It's hard to imagine anyone ever buying some of these things for their car. There were fuzzy covers for the rearview mirror and visors, custom door chimes that played Ave Maria and stuffed animals with light-up eyes for the rear window that basically previewed the CHMSL.
Other items were almost certainly overstating their capabilities. The gyroscopic stabilizers for your wheels somehow claimed to increase tire life for $20. There was also a precursor to the car phone that turned your vehicle into a "low-power radio station" to broadcast up to 10 miles, but with multiple parts priced at up to $169 in '60s money, the technology certainly wasn't cheap, even if it worked. The dashboard-mounted record player was also a cool idea but probably didn't operate on rough roads as well as advertised.
There is one outlier on the list that doesn't seem absurd in the least. JC Whitney sold audio from events like Le Mans and the Monaco Grand Prix on records. Remember, this was the '60s and long before recording motorsports for yourself was easy. So, offering a recording that someone could listen to repeatedly was actually a pretty good idea for race fans.
Read the whole list for yourself below, including seemingly dangerous entries like the in-car coffee maker and left-foot gas pedal.
JC Whitney searches the catalog archives to celebrate 100 years and finds some of the most creative, unusual and just plain strange items that were once for sale– from Winky blinkers and fuzzy car muffs to in-car coffee-makers and record players.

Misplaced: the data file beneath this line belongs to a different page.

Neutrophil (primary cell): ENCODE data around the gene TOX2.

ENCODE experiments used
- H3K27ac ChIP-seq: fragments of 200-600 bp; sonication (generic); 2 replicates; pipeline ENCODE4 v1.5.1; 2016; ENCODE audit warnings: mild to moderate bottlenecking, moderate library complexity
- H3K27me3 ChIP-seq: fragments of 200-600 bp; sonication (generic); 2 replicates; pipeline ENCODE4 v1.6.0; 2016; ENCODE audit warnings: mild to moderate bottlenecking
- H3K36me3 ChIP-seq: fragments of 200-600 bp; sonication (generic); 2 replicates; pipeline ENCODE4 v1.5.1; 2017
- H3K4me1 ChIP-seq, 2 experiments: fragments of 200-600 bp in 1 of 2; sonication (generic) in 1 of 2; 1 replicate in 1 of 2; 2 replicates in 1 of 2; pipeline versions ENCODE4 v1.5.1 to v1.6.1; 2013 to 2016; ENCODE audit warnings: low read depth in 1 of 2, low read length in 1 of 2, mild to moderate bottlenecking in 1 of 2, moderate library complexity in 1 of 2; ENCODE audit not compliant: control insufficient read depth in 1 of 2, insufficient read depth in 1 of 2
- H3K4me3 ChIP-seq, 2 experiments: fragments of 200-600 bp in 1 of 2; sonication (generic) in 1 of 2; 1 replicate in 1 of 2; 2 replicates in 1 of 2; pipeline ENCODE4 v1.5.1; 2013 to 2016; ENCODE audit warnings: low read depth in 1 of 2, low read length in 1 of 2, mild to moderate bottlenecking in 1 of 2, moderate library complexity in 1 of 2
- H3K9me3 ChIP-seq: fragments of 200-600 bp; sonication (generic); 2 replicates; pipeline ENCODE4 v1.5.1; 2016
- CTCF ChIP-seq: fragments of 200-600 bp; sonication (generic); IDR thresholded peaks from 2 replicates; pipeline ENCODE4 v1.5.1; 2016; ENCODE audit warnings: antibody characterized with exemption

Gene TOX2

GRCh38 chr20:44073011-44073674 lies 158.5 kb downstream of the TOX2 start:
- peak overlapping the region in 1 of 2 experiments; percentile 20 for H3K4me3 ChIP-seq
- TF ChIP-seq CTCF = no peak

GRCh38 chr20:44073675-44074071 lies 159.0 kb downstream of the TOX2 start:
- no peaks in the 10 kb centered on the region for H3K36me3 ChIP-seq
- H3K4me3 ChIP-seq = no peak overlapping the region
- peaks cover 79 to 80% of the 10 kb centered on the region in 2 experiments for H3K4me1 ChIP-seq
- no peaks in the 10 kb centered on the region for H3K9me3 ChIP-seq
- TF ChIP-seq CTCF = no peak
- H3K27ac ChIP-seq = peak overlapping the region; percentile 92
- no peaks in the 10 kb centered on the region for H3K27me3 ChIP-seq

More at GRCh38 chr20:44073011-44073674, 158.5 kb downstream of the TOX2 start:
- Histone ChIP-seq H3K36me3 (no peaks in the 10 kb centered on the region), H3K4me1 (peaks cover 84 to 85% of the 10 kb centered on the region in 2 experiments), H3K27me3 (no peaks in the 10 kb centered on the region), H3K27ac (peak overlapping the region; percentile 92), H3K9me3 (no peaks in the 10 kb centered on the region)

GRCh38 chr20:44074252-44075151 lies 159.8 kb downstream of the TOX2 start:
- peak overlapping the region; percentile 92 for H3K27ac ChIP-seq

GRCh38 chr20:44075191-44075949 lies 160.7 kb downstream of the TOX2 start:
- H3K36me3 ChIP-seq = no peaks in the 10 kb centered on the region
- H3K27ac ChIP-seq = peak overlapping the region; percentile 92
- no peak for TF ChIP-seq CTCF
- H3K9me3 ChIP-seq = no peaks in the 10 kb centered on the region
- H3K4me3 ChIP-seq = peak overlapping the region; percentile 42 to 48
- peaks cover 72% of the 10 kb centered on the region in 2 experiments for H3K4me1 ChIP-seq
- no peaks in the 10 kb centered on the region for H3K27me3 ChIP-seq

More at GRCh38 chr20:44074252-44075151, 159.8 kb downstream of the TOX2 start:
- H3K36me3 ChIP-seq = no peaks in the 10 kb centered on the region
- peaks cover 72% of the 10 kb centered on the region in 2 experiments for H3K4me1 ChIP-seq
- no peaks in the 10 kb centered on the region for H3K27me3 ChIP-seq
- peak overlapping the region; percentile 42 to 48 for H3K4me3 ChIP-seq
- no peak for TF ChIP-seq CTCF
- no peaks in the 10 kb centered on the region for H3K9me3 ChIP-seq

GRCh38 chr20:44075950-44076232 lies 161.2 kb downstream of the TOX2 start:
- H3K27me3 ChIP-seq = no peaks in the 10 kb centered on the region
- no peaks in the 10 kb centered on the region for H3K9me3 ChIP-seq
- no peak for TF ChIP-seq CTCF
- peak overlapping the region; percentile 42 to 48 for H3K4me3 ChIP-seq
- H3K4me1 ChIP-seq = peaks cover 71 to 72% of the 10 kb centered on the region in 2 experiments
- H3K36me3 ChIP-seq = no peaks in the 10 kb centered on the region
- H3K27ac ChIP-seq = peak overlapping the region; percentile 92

LASALLE, Ill. – February 25, 2015 – JC Whitney, the company with one of the most comprehensive selections of auto parts and accessories in the world, has built its business by offering "everything automotive" to DIYers, enthusiasts and folks just looking to personalize their rides with a little flair. As a result, for 100 years the company has collected a treasure trove of strange and colorful items for sale, thanks to its famous JC Whitney Catalogs.
"As we celebrate our centennial anniversary, it's only natural to look back at some of the classics found in our catalog," said JC Whitney President Shane Evangelist. "We found more than a few crazy accessories from the past, especially around the 1960s turn signal stuffed animals and record players, things that make you shake your head and laugh. But we also found a few hidden gems that were ahead of their time, precursors to today's in-car gizmos."
By combing through past catalogs of the 1950s and 1960s and speaking with auto enthusiasts, the staff at JC Whitney came up with the following ten creative, unusual and just plain bizarre items that were once for sale: